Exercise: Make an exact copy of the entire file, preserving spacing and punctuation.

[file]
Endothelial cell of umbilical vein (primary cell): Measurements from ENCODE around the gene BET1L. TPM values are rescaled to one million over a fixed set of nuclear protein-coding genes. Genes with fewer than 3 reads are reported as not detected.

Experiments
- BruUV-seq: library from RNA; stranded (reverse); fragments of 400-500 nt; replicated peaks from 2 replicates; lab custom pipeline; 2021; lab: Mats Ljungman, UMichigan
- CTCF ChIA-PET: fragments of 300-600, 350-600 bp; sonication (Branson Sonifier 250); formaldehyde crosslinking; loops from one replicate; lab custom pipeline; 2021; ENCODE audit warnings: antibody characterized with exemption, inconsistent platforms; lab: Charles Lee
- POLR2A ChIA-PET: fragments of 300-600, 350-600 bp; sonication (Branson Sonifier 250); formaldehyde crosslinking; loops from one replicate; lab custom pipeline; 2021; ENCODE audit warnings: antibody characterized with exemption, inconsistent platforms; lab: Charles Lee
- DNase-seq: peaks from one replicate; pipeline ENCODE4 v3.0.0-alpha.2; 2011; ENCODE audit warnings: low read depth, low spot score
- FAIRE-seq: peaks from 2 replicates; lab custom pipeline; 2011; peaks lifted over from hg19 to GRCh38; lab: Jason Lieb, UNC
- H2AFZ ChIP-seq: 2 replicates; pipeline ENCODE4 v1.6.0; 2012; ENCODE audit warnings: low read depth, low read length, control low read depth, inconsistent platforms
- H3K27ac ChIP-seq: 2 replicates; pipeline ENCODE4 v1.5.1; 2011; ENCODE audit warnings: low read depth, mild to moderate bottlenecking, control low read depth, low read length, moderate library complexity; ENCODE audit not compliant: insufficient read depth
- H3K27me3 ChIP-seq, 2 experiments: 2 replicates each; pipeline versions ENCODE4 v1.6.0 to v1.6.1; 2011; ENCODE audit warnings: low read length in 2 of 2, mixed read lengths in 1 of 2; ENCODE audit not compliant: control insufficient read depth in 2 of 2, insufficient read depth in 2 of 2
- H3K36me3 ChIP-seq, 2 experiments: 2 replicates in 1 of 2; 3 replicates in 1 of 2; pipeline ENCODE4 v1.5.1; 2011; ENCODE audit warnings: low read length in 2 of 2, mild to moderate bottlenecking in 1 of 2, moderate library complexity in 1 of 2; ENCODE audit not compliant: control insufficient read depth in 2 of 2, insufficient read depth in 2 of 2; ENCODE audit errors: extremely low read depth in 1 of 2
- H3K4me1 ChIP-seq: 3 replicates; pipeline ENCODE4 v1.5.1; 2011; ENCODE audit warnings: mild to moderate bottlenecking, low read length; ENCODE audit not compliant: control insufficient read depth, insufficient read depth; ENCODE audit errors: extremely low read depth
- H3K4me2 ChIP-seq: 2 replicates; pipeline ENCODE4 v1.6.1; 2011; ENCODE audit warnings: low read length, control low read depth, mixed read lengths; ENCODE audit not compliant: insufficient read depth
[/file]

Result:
Endothelial cell of umbilical vein (primary cell): Measurements from ENCODE around the gene BET1L. TPM values are rescaled to one million over a fixed set of nuclear protein-coding genes. Genes with fewer than 3 reads are reported as not detected.

Experiments
- BruUV-seq: library from RNA; stranded (reverse); fragments of 400-500 nt; replicated peaks from 2 replicates; lab custom pipeline; 2021; lab: Mats Ljungman, UMichigan
- CTCF ChIA-PET: fragments of 300-600, 350-600 bp; sonication (Branson Sonifier 250); formaldehyde crosslinking; loops from one replicate; lab custom pipeline; 2021; ENCODE audit warnings: antibody characterized with exemption, inconsistent platforms; lab: Charles Lee
- POLR2A ChIA-PET: fragments of 300-600, 350-600 bp; sonication (Branson Sonifier 250); formaldehyde crosslinking; loops from one replicate; lab custom pipeline; 2021; ENCODE audit warnings: antibody characterized with exemption, inconsistent platforms; lab: Charles Lee
- DNase-seq: peaks from one replicate; pipeline ENCODE4 v3.0.0-alpha.2; 2011; ENCODE audit warnings: low read depth, low spot score
- FAIRE-seq: peaks from 2 replicates; lab custom pipeline; 2011; peaks lifted over from hg19 to GRCh38; lab: Jason Lieb, UNC
- H2AFZ ChIP-seq: 2 replicates; pipeline ENCODE4 v1.6.0; 2012; ENCODE audit warnings: low read depth, low read length, control low read depth, inconsistent platforms
- H3K27ac ChIP-seq: 2 replicates; pipeline ENCODE4 v1.5.1; 2011; ENCODE audit warnings: low read depth, mild to moderate bottlenecking, control low read depth, low read length, moderate library complexity; ENCODE audit not compliant: insufficient read depth
- H3K27me3 ChIP-seq, 2 experiments: 2 replicates each; pipeline versions ENCODE4 v1.6.0 to v1.6.1; 2011; ENCODE audit warnings: low read length in 2 of 2, mixed read lengths in 1 of 2; ENCODE audit not compliant: control insufficient read depth in 2 of 2, insufficient read depth in 2 of 2
- H3K36me3 ChIP-seq, 2 experiments: 2 replicates in 1 of 2; 3 replicates in 1 of 2; pipeline ENCODE4 v1.5.1; 2011; ENCODE audit warnings: low read length in 2 of 2, mild to moderate bottlenecking in 1 of 2, moderate library complexity in 1 of 2; ENCODE audit not compliant: control insufficient read depth in 2 of 2, insufficient read depth in 2 of 2; ENCODE audit errors: extremely low read depth in 1 of 2
- H3K4me1 ChIP-seq: 3 replicates; pipeline ENCODE4 v1.5.1; 2011; ENCODE audit warnings: mild to moderate bottlenecking, low read length; ENCODE audit not compliant: control insufficient read depth, insufficient read depth; ENCODE audit errors: extremely low read depth
- H3K4me2 ChIP-seq: 2 replicates; pipeline ENCODE4 v1.6.1; 2011; ENCODE audit warnings: low read length, control low read depth, mixed read lengths; ENCODE audit not compliant: insufficient read depth